Some years ago in Hollywood an actor in his mid-30s suddenly became very ill. He went to his doctor for some tests, and when the results came back, the doctor told him very bluntly, “Your situation is desperate. We’ve got to operate within 36 hours if we’re to have any chance to save you.” As it happened, the operation was successful, and the actor recovered. Later he said, “I learned more about myself in those 36 hours than I had in the previous 36 years of my life. And what I discovered gave me a joy that I’d never experienced before. I discovered that I wasn’t afraid of death. I had made it a habit to pray to Jesus every day of my life. And now, when I was perhaps minutes away from seeing Him, I experienced the fruit of my praying. It was then that I discovered that Jesus and I were not strangers. We were close friends—thanks to those daily conversations” (Link, Illustrated Sunday Homilies, Year C, Cycle I, p. 1).
This story had a happy ending, but not because the actor recovered; even if he had died during the surgery, it would have had a happy ending—for he was ready to meet Jesus. That’s the basis on which our lives will be successful, or unsuccessful; that’s the purpose for which we’ve been placed on earth; that’s the reason why the most important day of our lives will be our final one. We are called to choose whether or not we want to dwell eternally with God in heaven—and if we make the right choice and live it out each day, we have nothing to fear.
We might say that the theme of the readings for the First Sunday of Advent is “A Message of Hope for Unsettled Times,” for we’re told that God always saves and protects those who trust in Him. Through the prophet Jeremiah, the Lord announced that He would indeed send a Savior, a descendant of King David, as He had promised long ago. Jesus fulfills this promise. He first came to earth that we might saved from our sins, and in the Gospel He describes His future coming as Lord of all creation and as Judge of the living and the dead. There will be terrible and frightening signs leading up to His return; even so, many people will be caught off guard and find themselves unprepared. This sounds like bad news, but in fact today’s Gospel is good news—for it contains a very important message. Jesus says, “When these signs begin to happen, stand erect and raise your heads, because your redemption is at hand.” If we live as Christ’s followers, our future will be marked by joy, not fear; what the world finds horrifying we will experience as liberating, for we will encounter Him not as Judge, but as Brother, Friend, and Lord. This is wonderful news—but it’s not something we can take for granted. Jesus warns us against complacency, telling us to be on guard and to pray constantly for strength, so that we may stand secure in His presence. St. Paul echoes this warning, when he begs the Thessalonians to make still greater progress in the ways of holiness and grace. Spiritual growth does not allow us to stand still; if we’re not coming closer to the Lord, we’ll slowly but surely find ourselves moving in the other direction. That’s why it’s essential that we take Christ’s words seriously; only if we place our relationship with Jesus at the center of our lives will we be ready for whatever may come.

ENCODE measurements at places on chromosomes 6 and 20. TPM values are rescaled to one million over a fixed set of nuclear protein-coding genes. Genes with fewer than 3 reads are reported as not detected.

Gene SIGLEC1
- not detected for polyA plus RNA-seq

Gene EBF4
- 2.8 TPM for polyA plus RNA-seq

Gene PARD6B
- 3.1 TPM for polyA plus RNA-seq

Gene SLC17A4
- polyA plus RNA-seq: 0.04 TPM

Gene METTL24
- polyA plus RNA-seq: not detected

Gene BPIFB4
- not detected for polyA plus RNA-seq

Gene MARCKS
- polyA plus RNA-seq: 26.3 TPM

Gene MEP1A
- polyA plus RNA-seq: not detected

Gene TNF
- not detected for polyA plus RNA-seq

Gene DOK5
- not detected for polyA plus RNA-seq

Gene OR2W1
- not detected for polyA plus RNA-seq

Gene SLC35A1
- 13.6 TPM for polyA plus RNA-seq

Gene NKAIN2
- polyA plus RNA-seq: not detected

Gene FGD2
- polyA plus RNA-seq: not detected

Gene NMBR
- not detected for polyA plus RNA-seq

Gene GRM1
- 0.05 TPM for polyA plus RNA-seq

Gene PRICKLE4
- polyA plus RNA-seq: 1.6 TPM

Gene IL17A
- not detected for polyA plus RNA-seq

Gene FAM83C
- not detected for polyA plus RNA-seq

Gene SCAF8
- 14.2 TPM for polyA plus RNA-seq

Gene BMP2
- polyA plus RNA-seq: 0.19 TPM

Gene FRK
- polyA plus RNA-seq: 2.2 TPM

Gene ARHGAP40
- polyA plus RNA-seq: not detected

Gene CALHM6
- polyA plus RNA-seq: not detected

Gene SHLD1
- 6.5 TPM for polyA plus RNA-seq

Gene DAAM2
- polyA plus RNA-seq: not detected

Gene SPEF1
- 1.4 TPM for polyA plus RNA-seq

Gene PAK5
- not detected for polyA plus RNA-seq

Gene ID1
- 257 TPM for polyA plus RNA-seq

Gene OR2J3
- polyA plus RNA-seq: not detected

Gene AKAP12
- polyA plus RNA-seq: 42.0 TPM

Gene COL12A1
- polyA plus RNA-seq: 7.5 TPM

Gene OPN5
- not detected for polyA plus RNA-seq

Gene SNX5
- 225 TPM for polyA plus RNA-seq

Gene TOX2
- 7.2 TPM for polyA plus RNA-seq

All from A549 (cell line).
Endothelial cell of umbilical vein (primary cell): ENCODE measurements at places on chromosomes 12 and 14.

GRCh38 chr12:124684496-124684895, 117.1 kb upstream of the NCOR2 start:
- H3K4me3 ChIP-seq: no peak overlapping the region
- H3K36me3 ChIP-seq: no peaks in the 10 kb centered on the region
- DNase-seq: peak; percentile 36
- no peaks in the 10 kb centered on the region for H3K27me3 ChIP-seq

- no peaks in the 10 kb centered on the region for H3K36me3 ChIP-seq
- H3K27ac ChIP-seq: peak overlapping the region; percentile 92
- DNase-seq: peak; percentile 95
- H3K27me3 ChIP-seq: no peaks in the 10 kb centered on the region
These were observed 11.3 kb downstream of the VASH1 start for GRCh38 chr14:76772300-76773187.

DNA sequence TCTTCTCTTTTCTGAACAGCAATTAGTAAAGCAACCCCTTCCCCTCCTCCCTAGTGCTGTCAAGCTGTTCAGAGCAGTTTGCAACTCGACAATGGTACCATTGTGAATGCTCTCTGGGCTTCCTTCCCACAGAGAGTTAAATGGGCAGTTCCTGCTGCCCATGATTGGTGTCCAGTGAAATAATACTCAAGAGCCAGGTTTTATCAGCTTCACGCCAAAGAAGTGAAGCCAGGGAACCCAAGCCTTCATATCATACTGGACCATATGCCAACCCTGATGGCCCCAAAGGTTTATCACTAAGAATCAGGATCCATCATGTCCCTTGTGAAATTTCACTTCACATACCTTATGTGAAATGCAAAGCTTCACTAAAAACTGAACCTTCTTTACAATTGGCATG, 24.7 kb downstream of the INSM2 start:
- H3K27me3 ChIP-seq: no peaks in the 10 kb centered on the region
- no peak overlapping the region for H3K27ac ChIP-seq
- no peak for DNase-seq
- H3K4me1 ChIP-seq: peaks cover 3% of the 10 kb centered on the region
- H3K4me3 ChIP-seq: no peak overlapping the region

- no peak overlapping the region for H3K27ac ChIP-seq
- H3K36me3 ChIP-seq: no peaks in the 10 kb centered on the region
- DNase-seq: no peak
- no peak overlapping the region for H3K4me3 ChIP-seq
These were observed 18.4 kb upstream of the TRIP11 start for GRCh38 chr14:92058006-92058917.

A number of years ago some Canadian workers were demolishing an abandoned fort on a former military base in the province of British Columbia; when they came to the base’s brig, or jail, they made a surprising discovery. The old, abandoned building had mighty locks attached to the very solid doors of the prison cells, and the cell windows were covered with steel bars two inches thick; however, the solid-looking walls of the prison were merely wallboard of clay and paper, painted so as to resemble stone. Over the decades the brig had been in use, any prisoner of average strength could have broken through the wall rather easily—but none of the prisoners had ever tried it, because no one had thought it possible (Knight’s Master Book of 4000 Illustrations, p. 217).
Satan and his servants in this world try to imprison us through our fears; they strive to make us afraid of what other people might say or think, so we’ll hesitate to do the morally right thing; they try to make us worry about everything that could possibly go wrong, so we’ll be too distracted to make spiritual progress; they try to make us fearful of what the future might bring, so we’ll forget to praise and thank God here and now. We as Christians are supposed to break through these walls of fear by actively placing our trust in Jesus. We do this by attending Mass and receiving the sacraments regularly; by praying every day; by seeking God’s guidance whenever we have a decision to make; by being willing to change our plans when we have an opportunity to practice Christian charity; by sometimes giving in to others, instead of always insisting on our own way; by offering people a chance to be themselves, rather than immediately withdrawing from them or judging them; and by remembering that God our Father is all-powerful, all-knowing, all-loving, and infinitely capable of forgiving us and helping us, no matter what the situation. Jesus came to free us from sin, and so it’s both unnecessary and wasteful for us to allow ourselves to be re-imprisoned by fear.
All of us will die one day, and the world itself will eventually end in a very dramatic fashion. As the Hollywood actor discovered, however, a solid relationship with Jesus can prepare us for whatever may come. Putting Christ at the center of our lives doesn’t necessarily take away our problems, but it does give us the strength and courage to cope with them; following Jesus doesn’t automatically free us from our fears and struggles, but it does allow us to emerge from them victorious. You and I are given the opportunity to choose, serve, and worship Jesus as Lord—and if we do, He will save us, protect us, and one day welcome us into His Kingdom.